Yelling “Fire!” in a Crowded Theater – Schenck v. US
During World War I, socialists Charles Schenck and Elizabeth Baer distributed pamphlets claiming that the draft was in violation of the Thirteenth Amendment’s ban on involuntary servitude. The leaflets urged people to oppose the conscription, but only in a peaceful way. Schenck was charged with conspiring to break the 1917 Espionage Act by inciting military insubordination and obstructing recruitment. Schenck and Baer were found guilty of breaking this legislation and filed an appeal claiming that the statute was unconstitutional under the First Amendment.
Did Schenck’s conviction under the Espionage Act for criticizing the draft infringe on his right to free expression under the First Amendment?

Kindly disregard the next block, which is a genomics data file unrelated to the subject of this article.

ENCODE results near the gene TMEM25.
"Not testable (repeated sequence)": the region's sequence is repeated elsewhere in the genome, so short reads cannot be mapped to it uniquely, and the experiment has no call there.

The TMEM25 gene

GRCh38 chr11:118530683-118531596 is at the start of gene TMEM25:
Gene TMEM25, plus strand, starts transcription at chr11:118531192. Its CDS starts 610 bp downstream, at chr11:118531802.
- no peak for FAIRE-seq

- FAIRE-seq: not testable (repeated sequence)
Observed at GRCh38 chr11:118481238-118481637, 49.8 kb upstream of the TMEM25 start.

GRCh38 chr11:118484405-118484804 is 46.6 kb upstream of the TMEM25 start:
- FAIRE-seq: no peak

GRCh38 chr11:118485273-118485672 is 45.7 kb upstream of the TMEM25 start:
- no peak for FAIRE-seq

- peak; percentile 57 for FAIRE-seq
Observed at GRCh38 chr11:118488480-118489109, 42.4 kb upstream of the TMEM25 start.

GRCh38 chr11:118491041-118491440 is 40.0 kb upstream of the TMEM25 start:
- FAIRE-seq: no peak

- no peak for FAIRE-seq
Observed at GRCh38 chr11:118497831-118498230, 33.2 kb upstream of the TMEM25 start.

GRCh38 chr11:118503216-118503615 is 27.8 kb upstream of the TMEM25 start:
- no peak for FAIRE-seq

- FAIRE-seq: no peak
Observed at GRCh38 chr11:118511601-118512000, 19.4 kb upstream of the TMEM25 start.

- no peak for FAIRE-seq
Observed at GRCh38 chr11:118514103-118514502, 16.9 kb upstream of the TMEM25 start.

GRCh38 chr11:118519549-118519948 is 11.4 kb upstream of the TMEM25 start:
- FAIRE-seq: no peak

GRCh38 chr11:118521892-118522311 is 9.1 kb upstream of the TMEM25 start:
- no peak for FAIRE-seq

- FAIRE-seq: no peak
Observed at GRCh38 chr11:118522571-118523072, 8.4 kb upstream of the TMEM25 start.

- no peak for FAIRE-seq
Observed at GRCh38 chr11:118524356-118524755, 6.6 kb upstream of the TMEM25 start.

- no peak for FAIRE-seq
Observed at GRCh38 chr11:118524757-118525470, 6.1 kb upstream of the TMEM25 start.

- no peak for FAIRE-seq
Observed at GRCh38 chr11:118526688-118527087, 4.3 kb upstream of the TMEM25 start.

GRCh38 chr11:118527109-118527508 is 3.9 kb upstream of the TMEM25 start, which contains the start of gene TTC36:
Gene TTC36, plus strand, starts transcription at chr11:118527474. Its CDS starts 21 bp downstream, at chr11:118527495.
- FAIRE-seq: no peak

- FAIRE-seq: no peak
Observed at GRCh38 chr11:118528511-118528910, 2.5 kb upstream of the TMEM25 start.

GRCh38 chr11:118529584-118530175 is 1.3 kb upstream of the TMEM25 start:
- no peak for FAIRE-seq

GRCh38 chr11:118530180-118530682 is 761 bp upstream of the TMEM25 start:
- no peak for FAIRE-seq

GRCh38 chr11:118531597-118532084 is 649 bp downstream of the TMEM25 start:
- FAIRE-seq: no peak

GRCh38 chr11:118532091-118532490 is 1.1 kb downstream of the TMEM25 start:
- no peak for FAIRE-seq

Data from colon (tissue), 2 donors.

The Court decided that the Espionage Act did not violate the First Amendment and that it was a legitimate use of Congress’ wartime power. Justice Oliver Wendell Holmes, writing for a unanimous Court, found that courts gave greater deference to the government during times of war, even when constitutional rights were at stake. For the first instance, Holmes articulated the “clear and present danger standard,” concluding that the First Amendment does not protect speech that threatens to cause a grave ill that Congress has the ability to prohibit. The mass distribution of the pamphlets, Holmes reasoned, was likely to cause the conscription process to be disrupted. He famously compared the leaflets to falsely shouting “Fire!” in a packed theater, which the First Amendment forbids.
The Law Book: From Hammurabi to the International Criminal Court, 250 Milestones in the History of Law (Sterling Milestones) Hardcover – Illustrated, 22 Oct. 2015, English edition by Michael H. Roffer (Autor)